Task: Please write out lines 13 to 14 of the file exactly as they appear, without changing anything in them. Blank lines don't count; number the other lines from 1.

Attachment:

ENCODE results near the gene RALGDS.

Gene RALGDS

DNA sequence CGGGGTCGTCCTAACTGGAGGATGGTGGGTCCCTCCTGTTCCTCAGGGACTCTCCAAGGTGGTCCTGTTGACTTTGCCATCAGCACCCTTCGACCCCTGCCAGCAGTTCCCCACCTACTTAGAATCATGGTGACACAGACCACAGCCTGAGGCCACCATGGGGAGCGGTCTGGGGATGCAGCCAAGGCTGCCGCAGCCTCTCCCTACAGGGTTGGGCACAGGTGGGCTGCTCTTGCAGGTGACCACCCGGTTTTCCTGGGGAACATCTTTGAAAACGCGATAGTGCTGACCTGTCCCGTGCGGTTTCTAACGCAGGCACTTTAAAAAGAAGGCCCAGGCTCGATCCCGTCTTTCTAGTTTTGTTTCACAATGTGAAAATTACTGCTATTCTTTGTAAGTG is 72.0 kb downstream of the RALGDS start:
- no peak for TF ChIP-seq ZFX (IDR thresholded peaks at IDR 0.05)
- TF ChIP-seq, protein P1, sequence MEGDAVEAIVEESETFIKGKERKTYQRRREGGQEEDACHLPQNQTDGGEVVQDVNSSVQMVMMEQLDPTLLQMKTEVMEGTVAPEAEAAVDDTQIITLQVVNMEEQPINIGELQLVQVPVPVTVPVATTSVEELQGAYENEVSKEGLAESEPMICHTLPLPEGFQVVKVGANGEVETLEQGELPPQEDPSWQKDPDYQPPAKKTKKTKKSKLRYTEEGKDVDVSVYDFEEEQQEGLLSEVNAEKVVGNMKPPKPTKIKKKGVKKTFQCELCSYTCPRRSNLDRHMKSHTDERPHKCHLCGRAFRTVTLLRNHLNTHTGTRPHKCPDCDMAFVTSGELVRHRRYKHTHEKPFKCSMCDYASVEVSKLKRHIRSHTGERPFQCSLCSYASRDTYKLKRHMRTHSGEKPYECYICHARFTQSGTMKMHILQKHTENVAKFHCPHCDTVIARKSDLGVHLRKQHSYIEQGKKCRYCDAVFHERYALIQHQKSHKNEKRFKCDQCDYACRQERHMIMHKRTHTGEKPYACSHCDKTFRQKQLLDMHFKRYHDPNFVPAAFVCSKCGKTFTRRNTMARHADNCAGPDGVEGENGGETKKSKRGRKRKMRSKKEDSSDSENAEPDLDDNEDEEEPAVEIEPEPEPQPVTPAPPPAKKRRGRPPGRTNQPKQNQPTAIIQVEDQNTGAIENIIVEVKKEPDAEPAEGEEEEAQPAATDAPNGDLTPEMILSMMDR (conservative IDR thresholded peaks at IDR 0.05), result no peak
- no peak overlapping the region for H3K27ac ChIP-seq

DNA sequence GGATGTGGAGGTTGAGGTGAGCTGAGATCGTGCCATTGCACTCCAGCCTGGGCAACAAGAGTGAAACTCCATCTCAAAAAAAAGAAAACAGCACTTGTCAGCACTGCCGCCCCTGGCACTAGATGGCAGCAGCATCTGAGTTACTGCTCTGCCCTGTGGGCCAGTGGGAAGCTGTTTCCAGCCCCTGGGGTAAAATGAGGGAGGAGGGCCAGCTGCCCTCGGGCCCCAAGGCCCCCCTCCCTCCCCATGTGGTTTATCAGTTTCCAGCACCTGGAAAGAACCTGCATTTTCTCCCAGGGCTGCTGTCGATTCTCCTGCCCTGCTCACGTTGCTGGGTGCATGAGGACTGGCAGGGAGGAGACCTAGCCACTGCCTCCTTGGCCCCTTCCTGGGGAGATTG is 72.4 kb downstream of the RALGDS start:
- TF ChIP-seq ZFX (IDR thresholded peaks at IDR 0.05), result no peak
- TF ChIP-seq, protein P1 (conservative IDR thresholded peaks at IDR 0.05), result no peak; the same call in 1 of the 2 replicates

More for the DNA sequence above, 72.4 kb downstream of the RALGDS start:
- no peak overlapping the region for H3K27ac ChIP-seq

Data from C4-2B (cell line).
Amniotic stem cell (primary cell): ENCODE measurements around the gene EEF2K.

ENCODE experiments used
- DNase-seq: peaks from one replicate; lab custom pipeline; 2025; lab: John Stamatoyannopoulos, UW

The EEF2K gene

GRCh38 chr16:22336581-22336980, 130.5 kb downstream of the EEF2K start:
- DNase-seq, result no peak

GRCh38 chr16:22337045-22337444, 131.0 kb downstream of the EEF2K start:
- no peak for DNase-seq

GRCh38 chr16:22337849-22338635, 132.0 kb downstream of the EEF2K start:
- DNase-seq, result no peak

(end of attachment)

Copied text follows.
Amniotic stem cell (primary cell): ENCODE measurements around the gene EEF2K.

ENCODE experiments used